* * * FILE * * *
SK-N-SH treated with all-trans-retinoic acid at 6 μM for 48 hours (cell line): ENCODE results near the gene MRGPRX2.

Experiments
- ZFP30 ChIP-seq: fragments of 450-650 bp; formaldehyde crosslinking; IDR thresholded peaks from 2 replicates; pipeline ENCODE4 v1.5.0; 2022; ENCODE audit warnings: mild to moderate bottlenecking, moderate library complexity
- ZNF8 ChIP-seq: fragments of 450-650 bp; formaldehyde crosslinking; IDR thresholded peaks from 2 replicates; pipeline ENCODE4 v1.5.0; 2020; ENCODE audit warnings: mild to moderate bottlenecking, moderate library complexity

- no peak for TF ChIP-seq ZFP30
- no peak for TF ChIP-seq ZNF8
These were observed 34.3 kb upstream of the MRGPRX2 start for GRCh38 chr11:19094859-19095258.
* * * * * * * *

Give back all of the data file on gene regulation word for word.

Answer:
SK-N-SH treated with all-trans-retinoic acid at 6 μM for 48 hours (cell line): ENCODE results near the gene MRGPRX2.

Experiments
- ZFP30 ChIP-seq: fragments of 450-650 bp; formaldehyde crosslinking; IDR thresholded peaks from 2 replicates; pipeline ENCODE4 v1.5.0; 2022; ENCODE audit warnings: mild to moderate bottlenecking, moderate library complexity
- ZNF8 ChIP-seq: fragments of 450-650 bp; formaldehyde crosslinking; IDR thresholded peaks from 2 replicates; pipeline ENCODE4 v1.5.0; 2020; ENCODE audit warnings: mild to moderate bottlenecking, moderate library complexity

- no peak for TF ChIP-seq ZFP30
- no peak for TF ChIP-seq ZNF8
These were observed 34.3 kb upstream of the MRGPRX2 start for GRCh38 chr11:19094859-19095258.